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Lots of our people have lots of opinions. Here are just a few of them

ThoughtWorks embraces the individuality of the people in the organization and hence the opinions expressed in the blogs may contradict each other and also may not represent the opinions of ThoughtWorks.

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Wakefield, MA

Martin Fowler
20 December 2014

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Agile Architecture

A couple of weeks ago I did a joint talk with my colleague Molly Bartlett Dishman about the interaction of agile software development and application architecture. We talk how these two activities overlap, explaining that architecture is a vital part of a successful agile project. We then move on to passing on tips for how to ensure that the architecture work is happening.

This talk was part of ThoughtWorks’s “Rethink” event in Dallas. There are also excellent talks by Brandon Byars on how enterprises should be restructured to take advantage of agile thinking and by “Pragmatic” Dave Thomas on…

Martin Fowler
18 December 2014

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Testing in the Medical domain

I had the opportunity recently to do some testing, though for a very short time, in the Medical domain - something that I have always aspired to. I learnt a lot in this time and have gained a lot of appreciation for people working in such mission-critical domains.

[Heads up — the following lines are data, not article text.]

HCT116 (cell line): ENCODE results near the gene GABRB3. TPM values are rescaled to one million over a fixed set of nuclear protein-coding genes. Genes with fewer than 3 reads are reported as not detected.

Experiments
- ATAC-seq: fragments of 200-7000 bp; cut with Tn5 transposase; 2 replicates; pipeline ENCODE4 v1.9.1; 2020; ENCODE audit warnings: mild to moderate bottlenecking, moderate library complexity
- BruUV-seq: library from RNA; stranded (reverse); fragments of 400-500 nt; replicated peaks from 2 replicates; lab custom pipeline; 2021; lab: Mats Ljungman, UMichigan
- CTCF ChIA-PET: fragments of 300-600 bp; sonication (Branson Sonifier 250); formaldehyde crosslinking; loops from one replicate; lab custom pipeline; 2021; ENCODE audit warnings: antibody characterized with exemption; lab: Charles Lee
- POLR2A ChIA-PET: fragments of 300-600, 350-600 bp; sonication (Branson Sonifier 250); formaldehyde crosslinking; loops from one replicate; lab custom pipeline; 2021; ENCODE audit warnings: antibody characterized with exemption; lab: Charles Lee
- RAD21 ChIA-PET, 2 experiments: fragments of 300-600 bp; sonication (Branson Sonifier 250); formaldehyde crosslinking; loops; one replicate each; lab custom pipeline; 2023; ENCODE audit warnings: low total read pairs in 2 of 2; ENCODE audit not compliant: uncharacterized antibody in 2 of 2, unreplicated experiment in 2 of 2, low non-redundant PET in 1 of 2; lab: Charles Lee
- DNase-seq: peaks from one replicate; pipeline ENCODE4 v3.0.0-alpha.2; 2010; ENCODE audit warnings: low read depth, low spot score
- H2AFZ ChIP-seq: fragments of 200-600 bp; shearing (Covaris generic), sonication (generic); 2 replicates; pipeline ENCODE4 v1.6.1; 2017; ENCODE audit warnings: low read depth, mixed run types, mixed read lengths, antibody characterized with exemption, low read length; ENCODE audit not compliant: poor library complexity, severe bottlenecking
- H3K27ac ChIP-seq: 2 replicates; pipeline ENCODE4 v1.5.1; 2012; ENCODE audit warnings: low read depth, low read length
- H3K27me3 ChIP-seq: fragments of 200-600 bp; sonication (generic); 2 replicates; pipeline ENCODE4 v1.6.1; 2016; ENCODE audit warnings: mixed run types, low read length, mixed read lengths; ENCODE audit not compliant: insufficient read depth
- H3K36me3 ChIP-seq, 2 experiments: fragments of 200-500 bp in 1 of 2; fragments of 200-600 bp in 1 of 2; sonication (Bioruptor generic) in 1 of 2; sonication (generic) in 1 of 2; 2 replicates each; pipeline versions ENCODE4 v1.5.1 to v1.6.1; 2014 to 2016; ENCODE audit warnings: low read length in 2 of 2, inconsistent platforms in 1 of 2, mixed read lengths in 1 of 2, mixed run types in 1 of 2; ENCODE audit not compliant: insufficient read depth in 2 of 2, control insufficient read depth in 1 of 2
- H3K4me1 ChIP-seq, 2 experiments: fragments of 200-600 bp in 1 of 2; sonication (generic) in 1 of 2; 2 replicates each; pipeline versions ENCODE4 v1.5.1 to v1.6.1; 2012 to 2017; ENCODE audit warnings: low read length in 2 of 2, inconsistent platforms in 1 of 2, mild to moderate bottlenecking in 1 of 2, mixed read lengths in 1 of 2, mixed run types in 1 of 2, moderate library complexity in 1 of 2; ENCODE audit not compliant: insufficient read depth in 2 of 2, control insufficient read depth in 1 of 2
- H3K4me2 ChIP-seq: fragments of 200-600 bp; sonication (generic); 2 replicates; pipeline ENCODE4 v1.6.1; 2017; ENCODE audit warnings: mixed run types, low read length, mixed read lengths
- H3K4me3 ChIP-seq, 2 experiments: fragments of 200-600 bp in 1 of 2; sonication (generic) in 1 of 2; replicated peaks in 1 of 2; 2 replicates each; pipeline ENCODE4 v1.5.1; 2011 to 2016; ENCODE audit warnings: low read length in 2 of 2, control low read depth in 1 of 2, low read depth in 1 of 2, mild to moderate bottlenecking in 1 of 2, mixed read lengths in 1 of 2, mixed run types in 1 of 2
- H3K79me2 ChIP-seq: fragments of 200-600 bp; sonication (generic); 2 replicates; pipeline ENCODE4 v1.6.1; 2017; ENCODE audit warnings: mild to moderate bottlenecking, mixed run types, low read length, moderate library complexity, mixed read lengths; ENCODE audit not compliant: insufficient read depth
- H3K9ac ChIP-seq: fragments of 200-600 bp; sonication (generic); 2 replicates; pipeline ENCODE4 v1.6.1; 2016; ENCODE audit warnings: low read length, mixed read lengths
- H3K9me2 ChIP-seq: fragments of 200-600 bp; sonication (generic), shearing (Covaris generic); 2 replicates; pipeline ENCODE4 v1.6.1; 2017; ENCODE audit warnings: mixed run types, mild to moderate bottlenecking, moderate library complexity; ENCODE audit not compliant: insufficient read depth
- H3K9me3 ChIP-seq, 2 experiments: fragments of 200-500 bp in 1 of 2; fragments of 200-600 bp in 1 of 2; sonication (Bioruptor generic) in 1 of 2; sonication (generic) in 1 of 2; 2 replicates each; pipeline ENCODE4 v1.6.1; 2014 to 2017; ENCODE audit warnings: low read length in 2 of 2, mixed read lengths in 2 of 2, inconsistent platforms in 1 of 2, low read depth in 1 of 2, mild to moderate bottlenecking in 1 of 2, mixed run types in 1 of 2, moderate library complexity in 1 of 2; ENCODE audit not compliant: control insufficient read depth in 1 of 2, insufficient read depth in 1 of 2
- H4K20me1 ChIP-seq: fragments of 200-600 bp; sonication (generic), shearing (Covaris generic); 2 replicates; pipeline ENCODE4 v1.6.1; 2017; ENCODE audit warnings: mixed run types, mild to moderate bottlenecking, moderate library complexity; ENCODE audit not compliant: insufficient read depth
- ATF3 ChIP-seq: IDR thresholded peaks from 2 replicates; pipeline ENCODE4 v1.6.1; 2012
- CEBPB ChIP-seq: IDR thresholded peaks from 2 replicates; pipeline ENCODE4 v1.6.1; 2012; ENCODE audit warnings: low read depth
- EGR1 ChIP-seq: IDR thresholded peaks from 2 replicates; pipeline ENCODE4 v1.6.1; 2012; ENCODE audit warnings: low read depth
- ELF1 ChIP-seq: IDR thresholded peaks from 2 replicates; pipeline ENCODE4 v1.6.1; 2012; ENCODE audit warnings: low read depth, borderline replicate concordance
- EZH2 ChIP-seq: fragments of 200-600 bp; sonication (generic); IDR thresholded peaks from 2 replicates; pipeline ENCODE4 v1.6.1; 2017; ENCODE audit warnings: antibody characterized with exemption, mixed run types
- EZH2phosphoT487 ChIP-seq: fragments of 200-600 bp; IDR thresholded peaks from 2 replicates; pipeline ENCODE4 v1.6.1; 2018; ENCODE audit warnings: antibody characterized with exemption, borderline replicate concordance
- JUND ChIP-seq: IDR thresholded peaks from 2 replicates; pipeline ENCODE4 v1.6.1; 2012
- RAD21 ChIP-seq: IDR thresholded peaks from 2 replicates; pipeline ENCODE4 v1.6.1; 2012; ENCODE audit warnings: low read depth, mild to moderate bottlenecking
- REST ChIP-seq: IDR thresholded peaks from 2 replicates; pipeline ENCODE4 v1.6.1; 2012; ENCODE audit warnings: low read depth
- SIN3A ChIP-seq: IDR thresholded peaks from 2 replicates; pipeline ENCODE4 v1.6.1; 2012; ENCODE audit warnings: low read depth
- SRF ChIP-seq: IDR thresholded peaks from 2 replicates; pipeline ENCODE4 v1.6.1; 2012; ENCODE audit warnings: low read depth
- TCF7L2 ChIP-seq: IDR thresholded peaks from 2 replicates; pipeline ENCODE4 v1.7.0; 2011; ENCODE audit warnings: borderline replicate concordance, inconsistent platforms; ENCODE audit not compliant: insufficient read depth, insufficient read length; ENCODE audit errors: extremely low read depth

Some of these experiences have been published here as "A Humbling Experience in Oncology Treatment Testing" on ThoughtWorks Insight. Looking forward for your comments and feedback on the same.

noreply@blogger.com (Anand Bagmar)
16 December 2014

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APIs should not be copyrightable

Last month, the Electronic Frontier Foundation (EFF) filed an amicus brief with the Supreme Court of the United States, asking the justices to review an earlier lower court decision that allows APIs (Application Programming Interfaces) to be copyrightable. I'm one of the 77 software professionals who signed the brief although rather intimidated by a group that includes Abelson &amp Sussman, Aho & Ullman, Josh Bloch, Fred Brooks, Vint Cerf, Peter Deutsch, Mitch Kapor, Alan Kay, Brian Kernighan, Barbara Liskov, Guido van Rossum, Bruce Schneier, and Ken Thompson.

The original lawsuit was brought by Oracle against Google claiming that Oracle…

Martin Fowler
16 December 2014

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Adjusting Your Interaction Style

This is the fourth part of a series on Leading and Guiding Groups. Previously I wrote about how a leader has choices to make to build self-reliance and ownership as well as managing safety and performance.

In a dynamic environment a team needs to be continually learning. A team that isn’t risks making ill-informed choices, waiting to fail.

Take time to look at how and what your team are learning and help them focus on the right things. Adjust your style to support, amplify and adapt to the growth of your team.

Learning in a team environment

Whilst…

noreply@blogger.com (Dan Abel)
15 December 2014

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Replacing Throwing Exceptions with Notification in Validations

If you’re validating some data, you usually shouldn’t be using exceptions to signal validation failures. Here I describe how I’d refactor such code into using the Notification pattern.

Martin Fowler
9 December 2014

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Garmin Oregon 600

I recently bought a Garmin Oregon 600 handheld satnav (GPS) and took it on a vacation, hiking in Switzerland. I find it fun to use, a worthwhile upgrade on my earlier Garmin 60 CSx. It has a bright, clear screen, good battery life, and you can easily find decent open-source topo maps to put on it.